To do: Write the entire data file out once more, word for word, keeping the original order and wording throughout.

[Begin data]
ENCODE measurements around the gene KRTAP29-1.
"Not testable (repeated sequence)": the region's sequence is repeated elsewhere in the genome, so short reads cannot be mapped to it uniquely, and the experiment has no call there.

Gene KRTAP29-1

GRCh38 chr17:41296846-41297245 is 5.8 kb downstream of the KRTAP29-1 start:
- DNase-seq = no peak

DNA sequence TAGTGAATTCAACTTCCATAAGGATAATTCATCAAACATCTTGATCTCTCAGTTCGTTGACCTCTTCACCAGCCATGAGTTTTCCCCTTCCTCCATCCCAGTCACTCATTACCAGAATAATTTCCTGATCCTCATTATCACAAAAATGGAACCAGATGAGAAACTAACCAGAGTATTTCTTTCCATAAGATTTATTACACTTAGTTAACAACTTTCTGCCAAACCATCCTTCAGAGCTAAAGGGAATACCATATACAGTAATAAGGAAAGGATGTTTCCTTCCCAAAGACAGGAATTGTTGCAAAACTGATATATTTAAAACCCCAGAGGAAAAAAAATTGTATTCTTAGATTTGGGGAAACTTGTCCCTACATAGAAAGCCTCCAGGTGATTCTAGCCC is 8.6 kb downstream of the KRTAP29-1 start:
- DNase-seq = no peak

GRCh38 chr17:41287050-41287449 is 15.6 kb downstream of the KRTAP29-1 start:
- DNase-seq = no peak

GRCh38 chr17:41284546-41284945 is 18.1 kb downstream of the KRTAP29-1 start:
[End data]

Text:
ENCODE measurements around the gene KRTAP29-1.
"Not testable (repeated sequence)": the region's sequence is repeated elsewhere in the genome, so short reads cannot be mapped to it uniquely, and the experiment has no call there.

Gene KRTAP29-1

GRCh38 chr17:41296846-41297245 is 5.8 kb downstream of the KRTAP29-1 start:
- DNase-seq = no peak

DNA sequence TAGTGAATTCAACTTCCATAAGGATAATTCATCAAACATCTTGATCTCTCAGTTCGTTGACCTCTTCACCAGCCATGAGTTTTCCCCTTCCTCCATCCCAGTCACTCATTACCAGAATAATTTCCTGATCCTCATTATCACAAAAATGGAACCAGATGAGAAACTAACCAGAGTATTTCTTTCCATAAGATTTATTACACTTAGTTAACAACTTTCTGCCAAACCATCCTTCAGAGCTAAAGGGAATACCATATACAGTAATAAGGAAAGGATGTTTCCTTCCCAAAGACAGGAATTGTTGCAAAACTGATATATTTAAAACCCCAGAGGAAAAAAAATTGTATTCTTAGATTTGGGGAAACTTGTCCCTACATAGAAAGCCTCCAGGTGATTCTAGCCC is 8.6 kb downstream of the KRTAP29-1 start:
- DNase-seq = no peak

GRCh38 chr17:41287050-41287449 is 15.6 kb downstream of the KRTAP29-1 start:
- DNase-seq = no peak

GRCh38 chr17:41284546-41284945 is 18.1 kb downstream of the KRTAP29-1 start: